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Fit and functional: Safe exercise after 65

Senior man and woman running

It’s important to get regular exercise no matter your age. Consistently working out can improve your mental and physical health in numerous ways. What is safe to do when you’re 20, however, might not be safe to do once you turn 65. 

Knowing the right exercises to improve your health is integral, as is creating a consistent schedule that works for you. Dr. Amine Segueni, an internal medicine specialist at Tryon Medical Partners, provides tips for how to safely exercise after age 65. 

Try to get in two and a half to five hours of moderate intensity exercise each week.

Dr. Segueni recommends that those 65 and older should work to achieve 150-300 minutes (two and a half to five hours) of moderate intensity exercise each week. For higher intensity exercises, he recommends keeping this number between 100-150 minutes. Moderate intensity is defined as activity that raises your heart rate 50-60% higher than your resting heart rate. 

“The best and safest exercise is walking at a brisk rate,” Dr. Segueni says “You want to be able to walk and talk without taking your breath away.” 

Both prior to and following your walks, Dr. Segueni also recommends things like stretching and tai chi. Always warm up well before exercise and do ten minutes of stretching twice a week to keep the muscles safe.

Incorporate weight lifting to help decrease your fall risk and prevent osteoporosis.

As we grow older, our risk for falling and developing osteoporosis increases. Dr. Segueni notes that weight-bearing exercises can help those over the age of 65 with balance, which decreases fall risk, and can also help to strengthen our bones to limit the onset of additional conditions.

The benefit of weight lifting is particularly important for women over age 65. To determine the appropriate amount of weight, you should conduct a baseline assessment with your doctor and develop a lifting routine together. 

Exercise not just for your physical health, but for your mental health.

During the COVID-19 pandemic, Dr. Segueni notes that he has seen increased rates of anxiety and depression among his patients, something that is particularly true for patients over age 65. In particular, more limited social interactions have left many feeling that their mental health has declined. 

“We aren’t able to meet with friends and family, and exercise can increase happiness and decrease stress and anxiety,” Dr. Segueni says. 

Exercise can help to improve your mental health, as it increases serotonin (a hormone that improves overall mood) and can help alleviate stress. An additional benefit to your mental health is that exercise can help with improving memory as well. 

Break up your exercise routine into smaller pieces for better overall impact.

If it feels overwhelming to exercise for long periods of time, don’t get discouraged. 

Most people think that exercise needs to be done all at the same time,” Dr. Segueni says. “The data actually shows that doing different, shorter exercises throughout the day can be beneficial.”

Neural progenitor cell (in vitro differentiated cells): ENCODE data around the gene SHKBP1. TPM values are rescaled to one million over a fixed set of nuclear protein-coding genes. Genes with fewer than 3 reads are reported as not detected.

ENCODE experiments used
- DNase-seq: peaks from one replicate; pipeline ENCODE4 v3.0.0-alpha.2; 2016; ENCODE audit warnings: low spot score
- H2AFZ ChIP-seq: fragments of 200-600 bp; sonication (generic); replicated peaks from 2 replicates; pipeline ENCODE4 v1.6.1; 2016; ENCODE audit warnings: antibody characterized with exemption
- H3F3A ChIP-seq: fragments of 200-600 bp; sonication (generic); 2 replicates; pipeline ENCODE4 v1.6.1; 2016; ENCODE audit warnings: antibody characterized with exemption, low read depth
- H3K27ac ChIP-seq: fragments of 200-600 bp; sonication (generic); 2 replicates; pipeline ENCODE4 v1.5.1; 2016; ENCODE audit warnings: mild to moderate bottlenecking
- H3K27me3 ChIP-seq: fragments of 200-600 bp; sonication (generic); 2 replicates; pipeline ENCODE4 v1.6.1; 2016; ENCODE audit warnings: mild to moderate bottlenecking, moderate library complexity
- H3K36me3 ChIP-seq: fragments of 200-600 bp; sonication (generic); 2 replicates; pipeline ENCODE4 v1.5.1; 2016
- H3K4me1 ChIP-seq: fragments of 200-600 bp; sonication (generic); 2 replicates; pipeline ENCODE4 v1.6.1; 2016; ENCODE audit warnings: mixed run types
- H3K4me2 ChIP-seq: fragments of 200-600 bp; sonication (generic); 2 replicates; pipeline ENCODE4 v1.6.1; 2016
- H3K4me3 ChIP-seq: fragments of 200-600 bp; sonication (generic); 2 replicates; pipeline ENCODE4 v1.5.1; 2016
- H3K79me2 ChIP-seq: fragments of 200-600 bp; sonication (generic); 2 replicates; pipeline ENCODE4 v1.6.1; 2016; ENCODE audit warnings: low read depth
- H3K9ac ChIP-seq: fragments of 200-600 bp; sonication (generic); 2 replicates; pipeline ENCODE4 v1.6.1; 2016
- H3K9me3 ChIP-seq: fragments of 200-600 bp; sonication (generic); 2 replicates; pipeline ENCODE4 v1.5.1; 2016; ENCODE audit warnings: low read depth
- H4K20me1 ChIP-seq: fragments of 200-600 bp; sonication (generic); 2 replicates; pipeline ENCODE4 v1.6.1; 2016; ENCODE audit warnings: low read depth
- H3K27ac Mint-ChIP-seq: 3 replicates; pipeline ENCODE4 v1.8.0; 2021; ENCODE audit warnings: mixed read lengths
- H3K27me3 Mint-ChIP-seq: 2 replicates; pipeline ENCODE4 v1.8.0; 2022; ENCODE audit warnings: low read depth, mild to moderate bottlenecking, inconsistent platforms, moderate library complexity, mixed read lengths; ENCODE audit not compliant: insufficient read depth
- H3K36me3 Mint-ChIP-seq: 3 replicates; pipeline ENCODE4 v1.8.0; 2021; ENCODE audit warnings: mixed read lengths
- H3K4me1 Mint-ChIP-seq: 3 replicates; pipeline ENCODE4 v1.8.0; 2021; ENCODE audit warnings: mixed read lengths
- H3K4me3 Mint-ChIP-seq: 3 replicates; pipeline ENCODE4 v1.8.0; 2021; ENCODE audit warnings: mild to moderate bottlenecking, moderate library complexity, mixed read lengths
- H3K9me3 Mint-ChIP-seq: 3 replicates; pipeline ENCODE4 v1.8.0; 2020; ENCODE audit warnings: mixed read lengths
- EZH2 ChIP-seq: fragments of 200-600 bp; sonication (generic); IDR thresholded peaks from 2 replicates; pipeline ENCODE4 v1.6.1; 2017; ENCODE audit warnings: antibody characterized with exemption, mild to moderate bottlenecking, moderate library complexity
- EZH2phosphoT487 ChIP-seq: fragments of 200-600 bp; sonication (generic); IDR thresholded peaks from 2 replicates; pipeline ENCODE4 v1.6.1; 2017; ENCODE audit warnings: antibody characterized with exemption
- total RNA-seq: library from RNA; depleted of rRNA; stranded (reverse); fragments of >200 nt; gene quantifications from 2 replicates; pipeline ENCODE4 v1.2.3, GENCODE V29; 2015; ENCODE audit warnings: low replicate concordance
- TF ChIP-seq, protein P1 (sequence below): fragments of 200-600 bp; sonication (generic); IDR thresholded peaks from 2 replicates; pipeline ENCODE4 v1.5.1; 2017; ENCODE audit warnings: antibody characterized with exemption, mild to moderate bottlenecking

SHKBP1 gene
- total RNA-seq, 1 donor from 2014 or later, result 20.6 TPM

You can start your day with a 15 minute walk then plan to lift weights for 15 minutes in the evening. Interspersed with that, you can get up at least one minute each hour to walk around the house briefly. This way, you can achieve your weekly exercise goals without feeling overwhelmed. 

Work with your doctor to establish your baseline and develop an individualized exercise plan.

It is important to recognize that the exercises that work for you might not work for others. Before starting a new exercise program, work with your doctor to establish your baseline and build a sustainable and safe plan. 

“If you ever decide to do any more exercising, always seek help to make sure you are able to do it to avoid injuries,” Dr. Segueni says. 

Your doctor can help determine weight limits for strength exercises and assess whether any of your pre-existing health conditions might interfere with potential exercises. Remember, even superheroes need their team to help them make sure they’re saving the city safely!

Listen to your body if there are signs that something in your exercise routine isn’t working.

As you begin to develop an exercise regimen that works for you, don’t ignore the signals that your body is sending you. While working out, keep your heart rate under 140 beats per minute when doing moderate physical activity. Overall, you should never increase your heart rate to anything about 220 minus your age. 

Dr. Segueni emphasises that you should not “ignore signals that your body is sending you.” If you start to feel anything unusual (your knee hurts, you can’t lift your arm), contact your doctor. To ensure you aren’t overdoing it, Dr. Segueni recommends simple rules such as icing painful areas, resting and taking NSAIDs (assuming none of your medications interact poorly with them). 

By listening to your body and collaborating with a trusted physician, you’ll be able to maintain a strong exercise routine for longer and improve your overall well-being.